Paul Farrell, a West Virginia attorney driving a massive lawsuit against drug companies. (Maddie McGarvey for The Washington Post)

Paul Farrell, Jr. was looking through the West Virginia Code a few years ago when he came across a statute saying a county has the legal right to abate a “public nuisance.” Typically, that would mean things like trash heaps in someone’s front yard.

But Farrell decided it might also describe prescription opioids.

Farrell is a small-city lawyer in a place often described as the epicenter of the opioid crisis. His hometown has been flooded by pills — “a tsunami,” he says. A thousand people have died of drug overdoses here in less than two decades.

So Farrell, 47, made a federal case out of the catastrophe. He’s now one of three lead attorneys in the national prescription opioid litigation, the biggest and most complicated civil case in U.S. history.

The first courtroom showdown is set to begin next week in federal court in Cleveland. Farrell won’t argue the case before the jury. Instead, he’s one of the backstage masterminds of the litigation, which now includes about 2,400 communities. The plaintiffs argue that the nation’s biggest drug companies — manufacturers, distributors and retailers — recklessly peddled opioid painkillers and fueled a wave of addiction.

The public nuisance strategy he helped craft has the advantage of requiring abatement — meaning the drug companies could be required to pour billions of dollars into communities across the nation that have been devastated by the epidemic.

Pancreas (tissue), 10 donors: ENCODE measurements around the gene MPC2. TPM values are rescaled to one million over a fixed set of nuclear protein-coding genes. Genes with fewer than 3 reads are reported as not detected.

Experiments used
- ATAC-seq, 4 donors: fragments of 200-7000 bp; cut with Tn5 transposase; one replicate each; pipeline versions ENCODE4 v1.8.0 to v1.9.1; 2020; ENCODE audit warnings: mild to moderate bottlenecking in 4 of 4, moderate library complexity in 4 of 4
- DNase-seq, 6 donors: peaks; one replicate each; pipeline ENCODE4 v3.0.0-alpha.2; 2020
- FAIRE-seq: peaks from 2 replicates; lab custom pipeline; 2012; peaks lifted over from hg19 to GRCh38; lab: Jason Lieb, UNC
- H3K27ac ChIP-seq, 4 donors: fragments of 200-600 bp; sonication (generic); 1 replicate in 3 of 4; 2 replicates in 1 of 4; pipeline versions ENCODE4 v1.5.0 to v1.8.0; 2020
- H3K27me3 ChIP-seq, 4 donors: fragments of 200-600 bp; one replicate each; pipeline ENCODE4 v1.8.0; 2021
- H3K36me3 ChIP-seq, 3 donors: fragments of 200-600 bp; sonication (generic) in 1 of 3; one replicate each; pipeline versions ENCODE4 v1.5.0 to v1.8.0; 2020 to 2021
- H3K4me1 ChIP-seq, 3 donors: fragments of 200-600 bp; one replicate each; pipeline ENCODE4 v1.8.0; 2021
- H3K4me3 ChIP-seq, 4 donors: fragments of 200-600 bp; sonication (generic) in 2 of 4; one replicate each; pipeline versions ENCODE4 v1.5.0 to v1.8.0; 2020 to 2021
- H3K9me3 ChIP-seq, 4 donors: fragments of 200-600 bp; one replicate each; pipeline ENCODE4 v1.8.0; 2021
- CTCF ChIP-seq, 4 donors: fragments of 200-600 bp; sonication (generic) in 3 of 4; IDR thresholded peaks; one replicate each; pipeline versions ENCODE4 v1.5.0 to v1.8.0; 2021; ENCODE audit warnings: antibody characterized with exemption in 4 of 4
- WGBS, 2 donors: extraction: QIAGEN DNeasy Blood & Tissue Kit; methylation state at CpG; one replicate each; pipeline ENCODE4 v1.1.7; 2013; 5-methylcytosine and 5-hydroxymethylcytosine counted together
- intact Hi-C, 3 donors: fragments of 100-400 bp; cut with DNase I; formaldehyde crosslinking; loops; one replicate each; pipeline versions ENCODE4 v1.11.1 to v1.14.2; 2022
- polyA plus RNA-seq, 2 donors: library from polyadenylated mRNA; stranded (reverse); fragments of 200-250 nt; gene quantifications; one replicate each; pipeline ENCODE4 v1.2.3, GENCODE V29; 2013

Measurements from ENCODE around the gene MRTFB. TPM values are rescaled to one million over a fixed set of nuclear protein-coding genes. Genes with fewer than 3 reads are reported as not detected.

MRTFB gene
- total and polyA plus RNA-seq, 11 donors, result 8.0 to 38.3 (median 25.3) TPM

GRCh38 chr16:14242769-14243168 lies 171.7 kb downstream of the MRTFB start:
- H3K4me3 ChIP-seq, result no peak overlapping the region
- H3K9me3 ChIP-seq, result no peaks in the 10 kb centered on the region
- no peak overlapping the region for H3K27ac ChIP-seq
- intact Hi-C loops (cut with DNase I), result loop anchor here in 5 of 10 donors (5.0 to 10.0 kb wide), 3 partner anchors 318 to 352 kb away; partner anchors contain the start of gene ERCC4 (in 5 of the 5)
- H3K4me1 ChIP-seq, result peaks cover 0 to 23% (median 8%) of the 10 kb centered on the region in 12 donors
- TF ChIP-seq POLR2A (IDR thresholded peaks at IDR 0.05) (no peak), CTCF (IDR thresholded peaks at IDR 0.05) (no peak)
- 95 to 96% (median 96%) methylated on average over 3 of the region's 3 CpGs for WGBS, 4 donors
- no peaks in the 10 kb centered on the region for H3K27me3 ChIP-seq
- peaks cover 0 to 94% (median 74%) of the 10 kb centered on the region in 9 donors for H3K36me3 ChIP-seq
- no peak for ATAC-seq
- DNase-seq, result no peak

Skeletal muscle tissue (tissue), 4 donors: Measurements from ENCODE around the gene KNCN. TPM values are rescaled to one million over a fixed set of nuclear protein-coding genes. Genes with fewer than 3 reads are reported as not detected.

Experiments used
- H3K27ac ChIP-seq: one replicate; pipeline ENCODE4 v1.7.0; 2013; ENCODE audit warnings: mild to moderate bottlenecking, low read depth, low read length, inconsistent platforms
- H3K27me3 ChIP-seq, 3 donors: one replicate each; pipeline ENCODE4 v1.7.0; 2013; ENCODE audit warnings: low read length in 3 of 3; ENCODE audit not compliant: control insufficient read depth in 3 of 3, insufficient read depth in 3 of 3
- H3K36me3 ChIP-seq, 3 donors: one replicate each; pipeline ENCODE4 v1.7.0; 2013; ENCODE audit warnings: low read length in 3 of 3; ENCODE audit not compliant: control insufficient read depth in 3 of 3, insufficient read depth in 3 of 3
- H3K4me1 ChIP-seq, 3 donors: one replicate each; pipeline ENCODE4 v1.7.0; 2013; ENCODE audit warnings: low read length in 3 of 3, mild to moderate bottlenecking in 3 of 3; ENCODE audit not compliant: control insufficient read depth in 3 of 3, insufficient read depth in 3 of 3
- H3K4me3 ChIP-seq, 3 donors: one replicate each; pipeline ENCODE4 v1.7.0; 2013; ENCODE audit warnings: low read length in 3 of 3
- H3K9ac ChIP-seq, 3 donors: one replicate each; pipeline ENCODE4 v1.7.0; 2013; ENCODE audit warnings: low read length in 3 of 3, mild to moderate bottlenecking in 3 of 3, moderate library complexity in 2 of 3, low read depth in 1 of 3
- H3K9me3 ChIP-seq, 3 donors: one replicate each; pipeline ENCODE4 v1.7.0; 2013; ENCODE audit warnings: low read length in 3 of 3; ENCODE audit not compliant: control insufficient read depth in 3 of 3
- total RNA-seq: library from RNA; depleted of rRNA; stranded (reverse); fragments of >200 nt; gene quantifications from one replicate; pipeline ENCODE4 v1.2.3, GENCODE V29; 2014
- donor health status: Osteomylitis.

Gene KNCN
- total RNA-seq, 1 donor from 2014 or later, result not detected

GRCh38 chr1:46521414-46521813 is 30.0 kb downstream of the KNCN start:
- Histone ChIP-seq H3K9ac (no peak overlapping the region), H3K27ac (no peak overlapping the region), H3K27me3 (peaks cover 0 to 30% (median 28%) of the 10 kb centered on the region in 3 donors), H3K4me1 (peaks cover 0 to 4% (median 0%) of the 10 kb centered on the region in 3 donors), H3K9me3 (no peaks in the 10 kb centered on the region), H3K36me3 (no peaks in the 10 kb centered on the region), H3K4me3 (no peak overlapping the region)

“They broke it. So they need to fix it,” Farrell said of the drug companies. “I want them to stop killing people. I want mothers to stop giving birth to babies addicted to opium. I want my friends and my friends’ children to stop overdosing. I want to stop going to funerals.”

Farrell is built like a wrestler, and his head has a severe boot-camp buzz cut, which, combined with his blunt speech, adds extra punch to comments like “I am on the war front” and “I’m going to crucify the chain store dispensers.”

Farrell represents hundreds of municipalities, having aggressively signed up clients, including Cabell County, of which Huntington is the county seat. He and the other plaintiffs’ attorneys are working on a contingency fee basis, meaning they don’t get paid anything if they lose in court.

That’s been financially hard, Farrell said, and he’s not sure exactly how he and his fellow litigators would ultimately be paid -- because there’s never been a case quite like this. But in discussing the case, he tends to talk about his hometown. For him, this big lawsuit is personal.

“What you see is the shell of the former glory and beauty of the town I grew up with,” Farrell said.

A city's resilience

Marcum Terrace, a Huntington public housing complex that has been the site of many overdoses. (Maddie McGarvey for The Washington Post)

Huntington is intimately acquainted with tragedy. The mayor, Steve Williams, keeps a framed photograph on the wall of his office, directly behind his desk so that anyone speaking to him will see it. It’s the 1970 Marshall University football team.

On Nov. 14 of that year, a chartered DC-9 airplane carrying the team home from an away game crashed into a hillside nearly a mile short of the Huntington airport runway. The pilots had misjudged their altitude, possibly due to instrumentation malfunction. All 75 people aboard — including players, coaches and many prominent citizens who were boosters of the local team — perished.

That remains the deadliest aviation accident in U.S. sports history. It also remains very much on the minds of the citizens of Huntington. In interviews, public officials often cite the crash when speaking about the city’s resilience. They say they had to learn to hold up one another in hard times.